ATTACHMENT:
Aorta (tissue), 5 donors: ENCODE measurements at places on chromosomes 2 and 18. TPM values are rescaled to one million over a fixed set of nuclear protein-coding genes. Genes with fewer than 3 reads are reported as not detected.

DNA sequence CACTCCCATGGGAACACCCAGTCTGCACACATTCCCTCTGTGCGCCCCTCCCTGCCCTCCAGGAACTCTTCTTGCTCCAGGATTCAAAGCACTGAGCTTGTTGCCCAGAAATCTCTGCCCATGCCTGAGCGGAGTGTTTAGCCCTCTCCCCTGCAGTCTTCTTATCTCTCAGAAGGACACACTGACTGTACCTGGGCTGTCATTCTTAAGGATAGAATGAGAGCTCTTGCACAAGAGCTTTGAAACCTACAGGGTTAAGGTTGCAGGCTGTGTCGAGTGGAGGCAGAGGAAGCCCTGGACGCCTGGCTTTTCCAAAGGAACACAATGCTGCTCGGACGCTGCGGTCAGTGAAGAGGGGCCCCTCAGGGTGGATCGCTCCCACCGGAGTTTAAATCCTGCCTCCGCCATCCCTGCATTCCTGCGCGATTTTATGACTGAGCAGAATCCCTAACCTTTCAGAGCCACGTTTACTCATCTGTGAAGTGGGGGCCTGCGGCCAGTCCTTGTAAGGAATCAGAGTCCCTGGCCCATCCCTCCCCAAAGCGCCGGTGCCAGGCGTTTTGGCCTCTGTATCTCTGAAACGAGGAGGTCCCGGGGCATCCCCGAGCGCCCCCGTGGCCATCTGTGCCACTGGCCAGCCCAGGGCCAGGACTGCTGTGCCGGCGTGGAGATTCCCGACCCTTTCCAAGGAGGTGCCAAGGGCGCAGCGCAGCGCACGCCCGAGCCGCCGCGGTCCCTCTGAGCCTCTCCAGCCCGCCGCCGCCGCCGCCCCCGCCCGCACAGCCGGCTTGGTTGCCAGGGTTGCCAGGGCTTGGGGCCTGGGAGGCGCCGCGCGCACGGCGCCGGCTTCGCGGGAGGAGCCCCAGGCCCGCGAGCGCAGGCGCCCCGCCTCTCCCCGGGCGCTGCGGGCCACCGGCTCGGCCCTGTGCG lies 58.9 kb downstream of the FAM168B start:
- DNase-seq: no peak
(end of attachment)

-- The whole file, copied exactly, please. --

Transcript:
Aorta (tissue), 5 donors: ENCODE measurements at places on chromosomes 2 and 18. TPM values are rescaled to one million over a fixed set of nuclear protein-coding genes. Genes with fewer than 3 reads are reported as not detected.

DNA sequence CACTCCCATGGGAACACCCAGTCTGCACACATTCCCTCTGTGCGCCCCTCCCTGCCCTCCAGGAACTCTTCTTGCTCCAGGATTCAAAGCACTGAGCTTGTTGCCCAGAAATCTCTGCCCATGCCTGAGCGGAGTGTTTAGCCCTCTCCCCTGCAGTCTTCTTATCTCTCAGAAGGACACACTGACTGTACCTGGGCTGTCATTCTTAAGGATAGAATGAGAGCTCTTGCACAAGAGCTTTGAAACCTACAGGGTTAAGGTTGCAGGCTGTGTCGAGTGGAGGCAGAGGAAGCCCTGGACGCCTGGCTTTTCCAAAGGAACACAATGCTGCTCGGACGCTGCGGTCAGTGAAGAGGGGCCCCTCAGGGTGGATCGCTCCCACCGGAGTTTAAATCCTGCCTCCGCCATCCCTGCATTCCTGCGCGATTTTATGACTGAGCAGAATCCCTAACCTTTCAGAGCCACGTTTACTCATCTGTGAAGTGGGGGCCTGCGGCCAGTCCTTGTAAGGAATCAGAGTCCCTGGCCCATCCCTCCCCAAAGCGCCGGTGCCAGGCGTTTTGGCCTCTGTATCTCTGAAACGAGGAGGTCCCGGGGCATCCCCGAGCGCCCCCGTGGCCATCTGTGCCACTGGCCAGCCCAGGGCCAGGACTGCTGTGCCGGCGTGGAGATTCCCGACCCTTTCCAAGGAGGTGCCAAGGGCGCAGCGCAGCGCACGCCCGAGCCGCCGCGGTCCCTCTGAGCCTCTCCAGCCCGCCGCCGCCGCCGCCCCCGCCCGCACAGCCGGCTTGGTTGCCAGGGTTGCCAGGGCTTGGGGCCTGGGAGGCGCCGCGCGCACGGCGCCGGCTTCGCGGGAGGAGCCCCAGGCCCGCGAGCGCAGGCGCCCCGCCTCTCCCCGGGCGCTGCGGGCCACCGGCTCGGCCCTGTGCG lies 58.9 kb downstream of the FAM168B start:
- DNase-seq: no peak